If you would like to attend, please RSVP to Hannah Loney at email@example.com by Friday 8 August 2014.
Asia History Hub is holding a morning tea to welcome Dr Simon Creak, historian of Southeast Asia (Laos), and Associate Professor Peidong Sun, Fudan University, Partner Investigator on an ARC Discovery Project and visiting the School for a month. All welcome. Time: 10.30 a.m. Venue: Arts West, 7th Floor tearoom. Tuesday 29 July 2014.
Centre for Contemporary Chinese Studies
Seminar on Thursday 31 July 2014
Presented by Associate Professor Peidong Sun
Department of History, Fudan University
“Who will marry my daughter? Shanghai Parental Match-Making Corner and the Zhiqing Generation
Chaired by Professor Christine Wong
This seminar explores the parental Matchmaking Corner in Shanghai, where many parents, who had been sent down to the countryside for re-education in their teens during the Maoist years, locate prospects for their children. Based on participant observation and interviews, it reveals a complicated picture of parental matchmaking practices and new expectations of marriage from the parents’ perspectives, as well as parental concerns, anxieties, and frustrations about the marriage market in a changing urban environment.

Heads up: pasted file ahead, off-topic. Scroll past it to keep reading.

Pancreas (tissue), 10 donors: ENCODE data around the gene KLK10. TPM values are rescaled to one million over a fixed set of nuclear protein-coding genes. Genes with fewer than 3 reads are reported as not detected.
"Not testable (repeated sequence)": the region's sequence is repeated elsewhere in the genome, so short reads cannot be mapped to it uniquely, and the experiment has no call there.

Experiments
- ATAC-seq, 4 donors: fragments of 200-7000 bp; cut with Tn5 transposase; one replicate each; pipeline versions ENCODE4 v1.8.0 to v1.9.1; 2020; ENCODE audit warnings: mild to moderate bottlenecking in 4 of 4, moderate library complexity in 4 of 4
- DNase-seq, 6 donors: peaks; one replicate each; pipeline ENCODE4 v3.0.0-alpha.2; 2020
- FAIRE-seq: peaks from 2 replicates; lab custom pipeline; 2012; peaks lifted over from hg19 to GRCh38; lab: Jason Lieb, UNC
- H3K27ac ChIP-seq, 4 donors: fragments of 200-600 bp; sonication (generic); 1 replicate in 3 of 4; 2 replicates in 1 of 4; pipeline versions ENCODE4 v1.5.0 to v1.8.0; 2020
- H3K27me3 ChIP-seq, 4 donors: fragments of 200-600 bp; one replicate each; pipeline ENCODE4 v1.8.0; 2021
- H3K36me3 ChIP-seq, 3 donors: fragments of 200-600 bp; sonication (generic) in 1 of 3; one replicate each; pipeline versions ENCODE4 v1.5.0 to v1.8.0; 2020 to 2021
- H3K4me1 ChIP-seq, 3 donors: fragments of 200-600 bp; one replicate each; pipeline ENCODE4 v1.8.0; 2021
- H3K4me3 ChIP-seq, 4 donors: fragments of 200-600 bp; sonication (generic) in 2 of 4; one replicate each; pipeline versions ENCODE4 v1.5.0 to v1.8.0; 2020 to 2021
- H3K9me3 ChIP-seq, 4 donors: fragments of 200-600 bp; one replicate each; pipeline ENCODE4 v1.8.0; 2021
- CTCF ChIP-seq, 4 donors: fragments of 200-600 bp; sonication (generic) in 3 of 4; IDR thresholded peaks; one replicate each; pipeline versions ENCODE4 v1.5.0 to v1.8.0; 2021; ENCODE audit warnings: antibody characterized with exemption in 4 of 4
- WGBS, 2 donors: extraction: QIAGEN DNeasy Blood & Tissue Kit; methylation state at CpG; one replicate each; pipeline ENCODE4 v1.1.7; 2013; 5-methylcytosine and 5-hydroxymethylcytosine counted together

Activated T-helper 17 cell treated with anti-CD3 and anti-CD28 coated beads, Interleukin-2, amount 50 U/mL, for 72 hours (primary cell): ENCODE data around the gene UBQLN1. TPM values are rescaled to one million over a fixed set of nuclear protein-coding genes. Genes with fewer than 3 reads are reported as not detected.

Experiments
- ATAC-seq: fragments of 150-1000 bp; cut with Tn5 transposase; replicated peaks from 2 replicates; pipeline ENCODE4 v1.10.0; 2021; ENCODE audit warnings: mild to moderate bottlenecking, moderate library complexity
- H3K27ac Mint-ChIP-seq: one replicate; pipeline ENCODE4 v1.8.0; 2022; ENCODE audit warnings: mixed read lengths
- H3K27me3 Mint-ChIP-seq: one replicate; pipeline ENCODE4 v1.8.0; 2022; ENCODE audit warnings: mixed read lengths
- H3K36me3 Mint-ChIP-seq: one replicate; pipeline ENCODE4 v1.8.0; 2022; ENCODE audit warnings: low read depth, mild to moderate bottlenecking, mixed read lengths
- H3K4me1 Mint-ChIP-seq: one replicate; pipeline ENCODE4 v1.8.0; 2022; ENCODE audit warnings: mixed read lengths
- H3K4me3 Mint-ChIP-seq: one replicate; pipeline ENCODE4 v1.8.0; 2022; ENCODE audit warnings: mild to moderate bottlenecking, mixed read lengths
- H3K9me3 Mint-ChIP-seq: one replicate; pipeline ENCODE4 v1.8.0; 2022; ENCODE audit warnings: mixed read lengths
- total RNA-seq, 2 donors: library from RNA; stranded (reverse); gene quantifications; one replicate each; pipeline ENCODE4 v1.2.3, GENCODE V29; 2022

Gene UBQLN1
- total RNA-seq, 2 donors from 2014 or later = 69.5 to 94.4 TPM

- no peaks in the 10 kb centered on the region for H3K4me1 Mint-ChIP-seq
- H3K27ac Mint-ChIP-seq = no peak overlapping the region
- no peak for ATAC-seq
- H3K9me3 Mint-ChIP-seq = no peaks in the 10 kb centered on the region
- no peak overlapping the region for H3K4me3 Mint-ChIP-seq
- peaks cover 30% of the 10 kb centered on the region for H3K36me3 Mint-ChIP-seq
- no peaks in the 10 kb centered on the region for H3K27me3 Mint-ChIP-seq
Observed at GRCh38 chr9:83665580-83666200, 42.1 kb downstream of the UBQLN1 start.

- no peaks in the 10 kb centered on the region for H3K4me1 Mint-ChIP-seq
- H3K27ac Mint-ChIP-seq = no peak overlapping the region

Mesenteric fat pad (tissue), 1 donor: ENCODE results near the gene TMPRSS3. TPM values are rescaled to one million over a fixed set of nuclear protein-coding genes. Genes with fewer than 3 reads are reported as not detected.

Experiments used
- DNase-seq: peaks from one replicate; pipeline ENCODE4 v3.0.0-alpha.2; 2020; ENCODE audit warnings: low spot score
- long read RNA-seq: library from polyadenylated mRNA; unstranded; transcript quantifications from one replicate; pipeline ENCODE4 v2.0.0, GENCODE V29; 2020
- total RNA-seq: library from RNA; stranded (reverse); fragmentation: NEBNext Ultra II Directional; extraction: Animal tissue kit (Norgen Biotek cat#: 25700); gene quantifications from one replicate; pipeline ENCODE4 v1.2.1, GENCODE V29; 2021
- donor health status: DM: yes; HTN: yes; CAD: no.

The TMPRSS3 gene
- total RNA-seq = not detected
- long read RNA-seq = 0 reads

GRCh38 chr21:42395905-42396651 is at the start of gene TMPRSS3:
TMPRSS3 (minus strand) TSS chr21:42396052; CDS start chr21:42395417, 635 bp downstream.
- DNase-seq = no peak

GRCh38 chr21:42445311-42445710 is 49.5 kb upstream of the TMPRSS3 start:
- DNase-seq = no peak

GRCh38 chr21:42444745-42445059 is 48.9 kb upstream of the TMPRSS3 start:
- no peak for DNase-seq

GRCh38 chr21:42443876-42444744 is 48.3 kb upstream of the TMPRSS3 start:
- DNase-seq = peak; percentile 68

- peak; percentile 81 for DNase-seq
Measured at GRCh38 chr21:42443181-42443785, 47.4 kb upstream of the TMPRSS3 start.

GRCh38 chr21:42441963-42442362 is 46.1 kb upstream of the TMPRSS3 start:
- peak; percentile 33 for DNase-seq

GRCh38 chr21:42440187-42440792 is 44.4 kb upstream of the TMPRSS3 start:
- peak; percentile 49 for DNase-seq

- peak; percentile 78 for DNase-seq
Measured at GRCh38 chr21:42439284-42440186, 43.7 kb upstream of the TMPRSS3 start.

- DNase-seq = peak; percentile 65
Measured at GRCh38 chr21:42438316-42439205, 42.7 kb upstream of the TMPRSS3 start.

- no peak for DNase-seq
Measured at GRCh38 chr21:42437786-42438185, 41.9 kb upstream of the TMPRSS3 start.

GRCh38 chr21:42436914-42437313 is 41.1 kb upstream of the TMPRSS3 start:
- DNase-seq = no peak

Venue: Room 321, Level 3, Sidney Myer Asia Centre, The University of Melbourne
Date: Thursday 31 July 2014
Time: 5.30pm to 7.00pm
To register and for further information please contact Fiona Ross at firstname.lastname@example.org
The Geography of Power in Late Tang China
A/Prof. Nicolas Tackett
History Department, University of California Berkeley
Tuesday 29th July, 1.00pm – 2.15pm, Room 143 Old Arts
One of the most significant issues in the history of China and indeed in the history of the world, is how and why the power of the great aristocratic families of the Tang era (618-907AD) whose roots ran back as far as the Han dynasty (206 BC – 220 AD), came to an end. After the Tang, the elites of China would be made up of a mixture of military men and scholars whose status came from their educational distinction, a shift which some historians have seen as marking the birth of the modern world.